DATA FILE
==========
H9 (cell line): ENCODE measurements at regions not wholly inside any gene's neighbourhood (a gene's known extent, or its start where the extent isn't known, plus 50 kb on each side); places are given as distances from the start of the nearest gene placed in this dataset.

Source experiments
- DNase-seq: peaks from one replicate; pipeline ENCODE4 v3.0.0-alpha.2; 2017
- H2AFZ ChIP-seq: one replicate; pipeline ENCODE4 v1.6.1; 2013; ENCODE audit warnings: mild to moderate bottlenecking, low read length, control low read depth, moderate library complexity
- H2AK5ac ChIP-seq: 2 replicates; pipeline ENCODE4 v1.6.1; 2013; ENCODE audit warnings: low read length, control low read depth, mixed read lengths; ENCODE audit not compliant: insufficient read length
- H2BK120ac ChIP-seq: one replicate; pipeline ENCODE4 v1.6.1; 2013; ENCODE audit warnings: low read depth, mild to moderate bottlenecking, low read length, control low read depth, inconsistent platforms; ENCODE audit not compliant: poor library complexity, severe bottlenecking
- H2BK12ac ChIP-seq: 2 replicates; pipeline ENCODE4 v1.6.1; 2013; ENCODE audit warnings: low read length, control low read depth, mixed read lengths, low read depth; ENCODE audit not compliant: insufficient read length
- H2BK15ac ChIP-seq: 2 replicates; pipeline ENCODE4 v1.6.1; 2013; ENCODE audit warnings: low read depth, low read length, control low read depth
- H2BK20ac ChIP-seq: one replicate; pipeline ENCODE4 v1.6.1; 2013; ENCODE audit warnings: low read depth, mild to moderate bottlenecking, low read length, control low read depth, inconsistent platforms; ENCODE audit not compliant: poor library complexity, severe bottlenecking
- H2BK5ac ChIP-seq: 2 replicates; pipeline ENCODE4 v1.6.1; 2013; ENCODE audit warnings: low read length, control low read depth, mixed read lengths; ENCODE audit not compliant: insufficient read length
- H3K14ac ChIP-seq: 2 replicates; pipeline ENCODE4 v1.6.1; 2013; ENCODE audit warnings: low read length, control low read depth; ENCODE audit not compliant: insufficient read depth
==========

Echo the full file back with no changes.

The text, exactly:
H9 (cell line): ENCODE measurements at regions not wholly inside any gene's neighbourhood (a gene's known extent, or its start where the extent isn't known, plus 50 kb on each side); places are given as distances from the start of the nearest gene placed in this dataset.

Source experiments
- DNase-seq: peaks from one replicate; pipeline ENCODE4 v3.0.0-alpha.2; 2017
- H2AFZ ChIP-seq: one replicate; pipeline ENCODE4 v1.6.1; 2013; ENCODE audit warnings: mild to moderate bottlenecking, low read length, control low read depth, moderate library complexity
- H2AK5ac ChIP-seq: 2 replicates; pipeline ENCODE4 v1.6.1; 2013; ENCODE audit warnings: low read length, control low read depth, mixed read lengths; ENCODE audit not compliant: insufficient read length
- H2BK120ac ChIP-seq: one replicate; pipeline ENCODE4 v1.6.1; 2013; ENCODE audit warnings: low read depth, mild to moderate bottlenecking, low read length, control low read depth, inconsistent platforms; ENCODE audit not compliant: poor library complexity, severe bottlenecking
- H2BK12ac ChIP-seq: 2 replicates; pipeline ENCODE4 v1.6.1; 2013; ENCODE audit warnings: low read length, control low read depth, mixed read lengths, low read depth; ENCODE audit not compliant: insufficient read length
- H2BK15ac ChIP-seq: 2 replicates; pipeline ENCODE4 v1.6.1; 2013; ENCODE audit warnings: low read depth, low read length, control low read depth
- H2BK20ac ChIP-seq: one replicate; pipeline ENCODE4 v1.6.1; 2013; ENCODE audit warnings: low read depth, mild to moderate bottlenecking, low read length, control low read depth, inconsistent platforms; ENCODE audit not compliant: poor library complexity, severe bottlenecking
- H2BK5ac ChIP-seq: 2 replicates; pipeline ENCODE4 v1.6.1; 2013; ENCODE audit warnings: low read length, control low read depth, mixed read lengths; ENCODE audit not compliant: insufficient read length
- H3K14ac ChIP-seq: 2 replicates; pipeline ENCODE4 v1.6.1; 2013; ENCODE audit warnings: low read length, control low read depth; ENCODE audit not compliant: insufficient read depth